Craftsmith was the best ever arts and crafts shop on one side of Bank Court. It had an upstairs that went part way over the centre of the court and I’d often buy things in there. On the other side of the court was Raynes, an (even then) old fashioned women’s clothes shop. There was a display window on the corner in front of the doorway where I used to play hide and seek every time we passed when very young! The only other shop I really remember was the fishmongers near the end. It always had weird things in the window like big prawns and pink Taramoslata, loved the name so memorised that before I knew what it was. Inside they had fish tanks around the walls high up so I liked watching those enough to put up with the smell when we went in. At the end on that side stood the Wagon & Horses pub, perhaps the Co Op building was after that. Then who can forget the big multi storey car park in Moor End Road with the famous orange and yellow ball revolving on the top.

    The water gardens were lovely, we mostly parked at that end where there were trees between each row of cars. We crossed a bridge over the river and I often took our stale bread to feed the ducks and swans there. There were a few shops in Waterhouse Street, one had a working model of a railway in the window which always fascinated me. I mustn’t forget to include the Dacorum Pavillion, home of many local Ideal Home Shows which I loved even at that age! I guess there was a goodie bag and a few stalls which appealed to me. It was always bustly with lots to see, people demonstrating new things you hadn’t seen before. We went at other times but can I remember what for now. The last event I saw there was Leo Sayer in concert, the building brought back so many memories with the different levels and open areas in between the entrances to the main hall and stage. I picture the decoration as being lots of burgundy velvet curtain and gold details.

    hemelodeon.jpgWe also went to the Odeon cinema frequently, alas no longer there, and had dinner in Seapride next door afterwards. This photo was taken from a website, alas not by me!

    In summer holidays Mum and I would often walk along the footpath through the water gardens beside the River Gade to an area further up where there was a large pond. I’d take my fishing net and bucket and catch tiny fishes… which I put back of course (just found the pic below which brings back some happy memories). There was also a playground with fantastic castle walls to climb on, it even had ramparts which were tricky to walk along. There is a picture of this area on the website mentioned above but surely it was much much bigger than that!!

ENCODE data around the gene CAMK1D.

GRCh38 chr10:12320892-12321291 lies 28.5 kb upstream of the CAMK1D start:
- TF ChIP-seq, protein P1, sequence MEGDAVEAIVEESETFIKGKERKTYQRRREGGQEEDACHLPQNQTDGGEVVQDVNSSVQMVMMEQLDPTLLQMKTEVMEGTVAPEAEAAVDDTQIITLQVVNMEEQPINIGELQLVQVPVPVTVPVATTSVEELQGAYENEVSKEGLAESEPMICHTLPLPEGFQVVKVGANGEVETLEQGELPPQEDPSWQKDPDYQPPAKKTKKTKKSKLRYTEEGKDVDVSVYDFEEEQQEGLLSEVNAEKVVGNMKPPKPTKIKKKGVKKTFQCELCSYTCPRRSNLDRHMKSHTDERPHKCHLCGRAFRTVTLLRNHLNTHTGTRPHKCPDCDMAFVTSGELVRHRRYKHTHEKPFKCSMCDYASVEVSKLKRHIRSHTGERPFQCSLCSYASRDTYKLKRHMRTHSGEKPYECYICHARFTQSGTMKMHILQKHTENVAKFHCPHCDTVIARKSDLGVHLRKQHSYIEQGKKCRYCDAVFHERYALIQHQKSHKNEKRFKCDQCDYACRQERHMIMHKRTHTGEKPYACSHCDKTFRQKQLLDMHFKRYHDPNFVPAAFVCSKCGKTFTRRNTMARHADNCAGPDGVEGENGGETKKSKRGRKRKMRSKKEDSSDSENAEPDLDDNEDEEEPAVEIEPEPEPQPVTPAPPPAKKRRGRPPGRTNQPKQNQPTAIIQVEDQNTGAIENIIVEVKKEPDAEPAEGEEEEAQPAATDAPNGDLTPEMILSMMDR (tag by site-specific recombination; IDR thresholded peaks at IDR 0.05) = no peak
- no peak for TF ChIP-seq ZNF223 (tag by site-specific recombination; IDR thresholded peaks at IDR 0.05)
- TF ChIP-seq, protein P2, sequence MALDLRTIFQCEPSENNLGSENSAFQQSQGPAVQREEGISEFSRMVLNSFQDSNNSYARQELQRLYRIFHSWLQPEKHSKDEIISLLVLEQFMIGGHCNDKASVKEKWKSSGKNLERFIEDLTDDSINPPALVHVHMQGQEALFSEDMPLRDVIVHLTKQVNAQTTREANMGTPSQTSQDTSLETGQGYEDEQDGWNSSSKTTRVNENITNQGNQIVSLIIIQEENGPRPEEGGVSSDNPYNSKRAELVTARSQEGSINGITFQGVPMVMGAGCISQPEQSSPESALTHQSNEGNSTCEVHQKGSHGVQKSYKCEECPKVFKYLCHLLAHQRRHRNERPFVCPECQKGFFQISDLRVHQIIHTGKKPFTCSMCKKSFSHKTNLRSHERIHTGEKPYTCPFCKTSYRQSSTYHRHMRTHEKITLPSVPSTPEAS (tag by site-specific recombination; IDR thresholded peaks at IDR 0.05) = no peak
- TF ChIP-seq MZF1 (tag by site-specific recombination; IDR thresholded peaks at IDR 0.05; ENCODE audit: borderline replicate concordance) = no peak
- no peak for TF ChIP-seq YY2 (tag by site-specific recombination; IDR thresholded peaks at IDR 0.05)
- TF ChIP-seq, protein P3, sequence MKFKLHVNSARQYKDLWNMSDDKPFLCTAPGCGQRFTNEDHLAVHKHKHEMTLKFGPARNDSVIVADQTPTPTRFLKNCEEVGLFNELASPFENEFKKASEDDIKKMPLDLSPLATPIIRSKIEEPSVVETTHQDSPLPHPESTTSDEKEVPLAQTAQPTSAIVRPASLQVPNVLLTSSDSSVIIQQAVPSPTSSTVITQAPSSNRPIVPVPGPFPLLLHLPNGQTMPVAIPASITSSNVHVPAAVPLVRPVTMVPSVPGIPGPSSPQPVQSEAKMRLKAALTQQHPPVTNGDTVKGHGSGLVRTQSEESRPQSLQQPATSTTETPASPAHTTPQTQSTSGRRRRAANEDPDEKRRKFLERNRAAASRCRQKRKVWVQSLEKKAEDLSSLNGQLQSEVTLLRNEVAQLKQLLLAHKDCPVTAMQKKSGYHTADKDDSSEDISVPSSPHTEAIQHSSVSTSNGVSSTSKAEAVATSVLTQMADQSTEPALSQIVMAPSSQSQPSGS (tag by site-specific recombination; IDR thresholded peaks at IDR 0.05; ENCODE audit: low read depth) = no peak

Further up was the large playground on the other side of Warners End Road and behind the Registry Office. fishingsmall.JPGA great place in the summer as there was an open swimming pool, climbing frame, swings, seesaw, and the infamous rocking horse I fell over the front off when very small. There was a tunnel through the hillside, a big round concrete hole leading through to the main part of Gadebridge park, very exciting to run through or over at that age. The park itself was lovely, home to the fun fair in the hols and a bowling club area. St Mary’s Church, still lovely, sits to one side with its walled gardens.

    The Old Town I loved even before doing Local Studies in the 1st year of Longdean. At that time we took rubbings of the pastoral plates beside the doorways, learnt about the origins of the name Hemel Hempstead and who invented the Quern made out of Hertfordshire Pudding Stone. Some memories never fade! There was a great Wagons art shop up there but the best shop was the pet shop, or was it purely a tropical fish shop? I always stood in front of the fish tanks fascinated by the red and blue Japanese Fighting fish who couldn’t be in the same tank as each other and the scary Scorpion fish who’s tentacles could kill. I could watch them for hours so guess I love fish!!

    When Steve visited recently he reminded me about how the water gardens used to extend further towards the Dacorum. Apparently they ruined the site over 20 years ago ready for development, that never happened and the grounds were left in a mess and all barricaded up. Now the whole area has been redeveloped and they have reintroduced something very similar – better late than never. There was a pond up that end as well and now I remember an underpass and the fact that you walked through it all on the way to the sports centre.

    That’s about all for the town centre itself. When I had a rabbit we’d visit Piccotts End Mill, a little further out of town. You turned off the road, crossed the River Gade, into a large open space where usually a sheepdog or two would be waiting. The old mill was to the left and to the right was a large barn. We mainly went for straw, hay and dog biscuits but I used to look at the horsey stuff when I went through the “Mum I want a pony” stage!! The river had bullrushes and watercress growing at the edges, a very pretty place reminiscent of older times.